Heri006
Heritage as social, economic and utopian resource

Convenors:
Kristin Kuutma (University of Tartu)
Máiréad Nic Craith (Heriot-Watt University)
Stream:
Heritage
Location:
D6
Start time:
23 June, 2015 at 10:30
Session slots:
3

Short abstract:

Heritage can act as a utopian resource (in place and space) that potentially creates sociocultural and economic revenue. This Working Group on Cultural Heritage and Property sponsored panel calls for reflexive investigations of (travel) destinations conceived or contested in the heritage framework.

Long abstract:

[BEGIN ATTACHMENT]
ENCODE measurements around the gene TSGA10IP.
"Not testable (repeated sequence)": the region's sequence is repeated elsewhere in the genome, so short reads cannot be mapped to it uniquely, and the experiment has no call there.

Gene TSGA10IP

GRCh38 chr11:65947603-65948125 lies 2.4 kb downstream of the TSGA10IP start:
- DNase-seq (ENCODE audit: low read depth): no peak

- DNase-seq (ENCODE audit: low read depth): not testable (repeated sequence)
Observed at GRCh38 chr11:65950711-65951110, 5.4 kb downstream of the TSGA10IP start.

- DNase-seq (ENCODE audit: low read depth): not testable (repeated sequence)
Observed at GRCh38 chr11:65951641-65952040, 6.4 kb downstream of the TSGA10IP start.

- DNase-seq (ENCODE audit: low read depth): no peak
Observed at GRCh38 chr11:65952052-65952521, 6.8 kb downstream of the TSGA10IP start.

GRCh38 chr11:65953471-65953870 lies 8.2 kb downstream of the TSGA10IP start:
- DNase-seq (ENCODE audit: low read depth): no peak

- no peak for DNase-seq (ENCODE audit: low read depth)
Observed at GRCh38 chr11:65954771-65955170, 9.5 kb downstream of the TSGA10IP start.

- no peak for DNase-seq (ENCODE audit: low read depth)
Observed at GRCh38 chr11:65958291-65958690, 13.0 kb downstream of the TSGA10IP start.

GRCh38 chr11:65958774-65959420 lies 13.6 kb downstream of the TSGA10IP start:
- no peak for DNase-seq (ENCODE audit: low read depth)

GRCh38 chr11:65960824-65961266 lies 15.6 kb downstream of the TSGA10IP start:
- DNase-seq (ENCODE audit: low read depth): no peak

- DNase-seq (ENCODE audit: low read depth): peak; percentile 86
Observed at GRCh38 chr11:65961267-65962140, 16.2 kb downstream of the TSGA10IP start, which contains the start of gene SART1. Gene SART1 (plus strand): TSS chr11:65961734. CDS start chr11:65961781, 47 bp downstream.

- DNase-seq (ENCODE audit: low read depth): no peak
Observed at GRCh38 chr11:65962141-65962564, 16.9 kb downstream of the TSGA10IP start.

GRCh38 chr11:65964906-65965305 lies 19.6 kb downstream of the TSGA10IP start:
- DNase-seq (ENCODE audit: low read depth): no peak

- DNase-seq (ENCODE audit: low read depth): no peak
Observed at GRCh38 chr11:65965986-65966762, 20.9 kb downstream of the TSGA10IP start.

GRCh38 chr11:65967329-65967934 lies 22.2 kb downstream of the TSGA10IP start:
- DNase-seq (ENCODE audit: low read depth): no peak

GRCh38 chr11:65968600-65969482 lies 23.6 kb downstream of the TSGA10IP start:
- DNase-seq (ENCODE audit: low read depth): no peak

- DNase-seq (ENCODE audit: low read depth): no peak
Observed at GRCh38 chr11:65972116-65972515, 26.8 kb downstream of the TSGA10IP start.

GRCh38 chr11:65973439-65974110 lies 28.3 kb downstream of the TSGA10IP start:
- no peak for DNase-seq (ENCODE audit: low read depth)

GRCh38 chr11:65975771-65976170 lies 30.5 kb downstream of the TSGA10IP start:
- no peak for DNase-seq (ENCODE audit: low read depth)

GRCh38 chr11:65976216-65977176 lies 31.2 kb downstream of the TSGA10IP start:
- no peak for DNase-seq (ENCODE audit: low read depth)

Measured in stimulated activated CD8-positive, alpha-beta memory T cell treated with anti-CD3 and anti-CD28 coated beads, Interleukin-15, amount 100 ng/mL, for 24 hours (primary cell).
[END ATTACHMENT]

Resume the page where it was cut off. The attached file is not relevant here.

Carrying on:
Cultural) heritage is not a given, an already-existing "something" waiting to be unveiled. Instead it is constructed and produced, as well as envisioned as an instrumental component in shaping the future. Thus heritage can act as a utopian resource (in place and space) that can serve to attract visitors and other consumers, potentially creating sociocultural as well as economic revenue. In this context, we call for reflexive investigations of various (travel) destinations conceived in the heritage framework. The heritage process is a mode of cultural production with reformative, organisational and economic significance. It has strong potential for channelling and enhancing sociocultural and/or economic resources. Heritage can be visited, experienced and consumed while cultural phenomena are employed and reconfigured in heritage sites, in museum collections, at festivals, carnivals and other social occasions. The commodification of material artefacts and the consumption of heritage "food" and other goods are also highly relevant for this panel. Heritage configures particular spaces as privileged zones of contact between the past and the present. This panel proposes to investigate heritage imagination as a resource for sociocultural practices that nurture a utopia of preservation of culture and ecosystems, or claim to endorse sustainability. Being a social construction, various interest groups employ heritage as an instrument in cultural revitalisation related to political and economic processes. In order to acknowledge the complexity of this process, we encourage a critical approach and alertness to sites of contestation, alternative rationalisations or subversion of sanctioned representations.